I go in for a few mornings during the first week of the holiday and about the same during the last. First week - finish packing up classroom so that it can be properly cleaned, sort out boxes and cupboards, ensure all resources have been sorted/new ones ordered for next year (the office staff are usually in this week as well), that any trips/visits have been booked for the first part of September, and yes, that planning is sorted out for next year. Last week - once the cleaners have done their "deep clean" - set up classroom, display boards, labels, meetings with staff teams, etc. I should think it adds up to a few working days....

    ....but I have a colleague who does pretty much the same as me and she certainly calls it a fortnight. Perhaps it's just the way we look at it. I know I do need to do it - one year I didn't (was away all summer) and I felt unprepared for the following year. September is manic enough without being a "catchup" month. Wouldn't do that again.
     
  16. One morning to do all those things? Are you like that speedy kid out of the incredibles?
    At my very quickest, it'd take me a morning to move all the stuff in, a morning to put it all away properly and in an organised manner, a morning to back my boards, and a morning to label. Not to mention the time spent generally tidying up from the previous teacher. Im not sure how you'd do all of it in one morning unless you have really low standards and just shove everything any old place.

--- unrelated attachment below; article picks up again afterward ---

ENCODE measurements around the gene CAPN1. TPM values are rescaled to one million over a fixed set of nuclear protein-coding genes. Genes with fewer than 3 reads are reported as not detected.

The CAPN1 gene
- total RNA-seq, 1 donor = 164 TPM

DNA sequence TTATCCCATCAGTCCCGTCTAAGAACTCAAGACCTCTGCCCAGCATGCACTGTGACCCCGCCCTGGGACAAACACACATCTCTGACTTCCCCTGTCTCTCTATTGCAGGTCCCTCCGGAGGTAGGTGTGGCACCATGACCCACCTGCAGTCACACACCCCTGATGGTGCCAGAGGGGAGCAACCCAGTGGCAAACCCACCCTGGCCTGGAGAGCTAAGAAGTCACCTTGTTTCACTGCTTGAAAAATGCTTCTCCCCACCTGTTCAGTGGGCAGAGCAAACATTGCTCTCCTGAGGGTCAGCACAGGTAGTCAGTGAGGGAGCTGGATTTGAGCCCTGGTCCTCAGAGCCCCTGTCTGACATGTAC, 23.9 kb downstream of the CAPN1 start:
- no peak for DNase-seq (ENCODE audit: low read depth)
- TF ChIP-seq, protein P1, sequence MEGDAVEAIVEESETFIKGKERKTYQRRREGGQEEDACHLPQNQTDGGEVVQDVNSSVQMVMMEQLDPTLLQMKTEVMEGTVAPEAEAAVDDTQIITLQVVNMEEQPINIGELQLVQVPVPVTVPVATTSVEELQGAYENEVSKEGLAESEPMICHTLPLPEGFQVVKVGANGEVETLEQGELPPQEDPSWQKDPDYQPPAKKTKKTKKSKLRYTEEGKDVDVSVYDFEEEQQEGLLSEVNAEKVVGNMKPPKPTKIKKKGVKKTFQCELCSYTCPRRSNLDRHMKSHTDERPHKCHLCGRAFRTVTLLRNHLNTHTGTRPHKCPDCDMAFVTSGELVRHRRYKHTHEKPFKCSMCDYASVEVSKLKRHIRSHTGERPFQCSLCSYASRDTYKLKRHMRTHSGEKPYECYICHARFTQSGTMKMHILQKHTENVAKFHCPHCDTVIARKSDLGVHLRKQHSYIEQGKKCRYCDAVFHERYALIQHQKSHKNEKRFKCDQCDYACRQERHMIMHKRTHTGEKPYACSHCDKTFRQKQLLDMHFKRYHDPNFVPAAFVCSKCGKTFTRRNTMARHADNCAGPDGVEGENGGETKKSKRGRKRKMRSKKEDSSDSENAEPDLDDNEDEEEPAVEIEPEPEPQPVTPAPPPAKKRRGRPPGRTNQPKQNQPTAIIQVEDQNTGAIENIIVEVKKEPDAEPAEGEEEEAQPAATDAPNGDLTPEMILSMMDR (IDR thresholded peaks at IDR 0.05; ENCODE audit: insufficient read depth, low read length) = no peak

17. nick909

    nick909 Lead commenter

    Low standards?? Quite an assertion to make. Thanks anyway, but you're quite wrong. Why on Earth wouldn't this be possible in a morning? I really shouldn't rise to your bait, but let's break this down - starting at 8 and finishing at 12 gives 4 hours. Everything was moved and all previous teacher's resources/displays removed on the last afternoon of term, and it's been fully cleaned. I'm moving classsroom but not year group so everything in there is mine or is effectively the property of my current year group.

    - Unpacking boxes and putting items on shelves, tidying book corner - 1 hour maximum. I had a massive turf out when I packed up, throwing away old/tatty/outdated resources. Lots of my teaching resources are stored electronically now as well, something I'd hazard is quite common these days

    - Backing boards and putting labels and a few banners up (already made up electronically, printed off and trimmed/stuck together by my TA during the last afternoon of term) - 2 hours maximum. How long can this possibly take?

    - An hour to gather stationery and sort tables and groupings. Pencil pots and rulers have already been washed. I've already printed chlldren's book labels which they can attach to the front of their books on the first day of term.

    There. Easy. I suspect I'll have time for a cup of coffee as well.

    How would you possibly spend 2 whole days doing that? Easier just to get in and crack on with it, no?

    Low standards indeed. I'd happily invite you in to have a look, but I suspect you'll be too busy in your own classroom.
     
  18. nick909

    nick909 Lead commenter

    Apologies for lack of formatting/paragraphing on that last post. Not sure what happened.
     
  19. We must be pretty amazing Nick, as we are achieving the impossible!
     
  20. nick909

    nick909 Lead commenter

    Clearly!